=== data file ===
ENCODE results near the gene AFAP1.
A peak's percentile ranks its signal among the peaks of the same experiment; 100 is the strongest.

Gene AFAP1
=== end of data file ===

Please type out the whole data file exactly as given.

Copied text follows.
ENCODE results near the gene AFAP1.
A peak's percentile ranks its signal among the peaks of the same experiment; 100 is the strongest.

Gene AFAP1